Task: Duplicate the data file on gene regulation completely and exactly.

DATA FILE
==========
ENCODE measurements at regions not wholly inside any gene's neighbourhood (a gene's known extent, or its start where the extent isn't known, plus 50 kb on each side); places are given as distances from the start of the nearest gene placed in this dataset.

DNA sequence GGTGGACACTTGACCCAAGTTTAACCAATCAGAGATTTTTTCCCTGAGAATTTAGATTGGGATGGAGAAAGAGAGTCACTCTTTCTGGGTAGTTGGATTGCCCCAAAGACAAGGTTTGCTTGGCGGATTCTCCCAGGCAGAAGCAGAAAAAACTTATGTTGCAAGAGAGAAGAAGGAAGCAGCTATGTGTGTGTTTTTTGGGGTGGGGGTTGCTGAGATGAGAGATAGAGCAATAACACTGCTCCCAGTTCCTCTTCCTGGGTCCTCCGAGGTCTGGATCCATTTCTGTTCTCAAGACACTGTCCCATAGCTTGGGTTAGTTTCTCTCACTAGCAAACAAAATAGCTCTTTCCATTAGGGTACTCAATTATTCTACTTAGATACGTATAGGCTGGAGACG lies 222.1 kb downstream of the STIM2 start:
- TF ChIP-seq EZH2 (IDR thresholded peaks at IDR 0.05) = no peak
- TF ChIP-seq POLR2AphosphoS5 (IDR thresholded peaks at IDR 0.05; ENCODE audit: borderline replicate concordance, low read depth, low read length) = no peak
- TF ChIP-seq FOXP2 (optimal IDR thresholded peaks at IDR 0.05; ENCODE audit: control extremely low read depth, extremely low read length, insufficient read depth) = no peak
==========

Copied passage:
ENCODE measurements at regions not wholly inside any gene's neighbourhood (a gene's known extent, or its start where the extent isn't known, plus 50 kb on each side); places are given as distances from the start of the nearest gene placed in this dataset.

DNA sequence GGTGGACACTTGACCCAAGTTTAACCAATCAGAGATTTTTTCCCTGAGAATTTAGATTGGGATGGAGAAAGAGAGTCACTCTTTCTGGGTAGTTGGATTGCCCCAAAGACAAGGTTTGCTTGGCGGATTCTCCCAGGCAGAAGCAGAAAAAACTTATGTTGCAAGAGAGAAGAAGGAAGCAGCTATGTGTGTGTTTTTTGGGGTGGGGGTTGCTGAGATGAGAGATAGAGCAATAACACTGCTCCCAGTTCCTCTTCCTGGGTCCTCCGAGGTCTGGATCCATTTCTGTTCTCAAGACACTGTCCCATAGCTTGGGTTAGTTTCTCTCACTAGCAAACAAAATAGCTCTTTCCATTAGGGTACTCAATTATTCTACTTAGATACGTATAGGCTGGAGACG lies 222.1 kb downstream of the STIM2 start:
- TF ChIP-seq EZH2 (IDR thresholded peaks at IDR 0.05) = no peak
- TF ChIP-seq POLR2AphosphoS5 (IDR thresholded peaks at IDR 0.05; ENCODE audit: borderline replicate concordance, low read depth, low read length) = no peak
- TF ChIP-seq FOXP2 (optimal IDR thresholded peaks at IDR 0.05; ENCODE audit: control extremely low read depth, extremely low read length, insufficient read depth) = no peak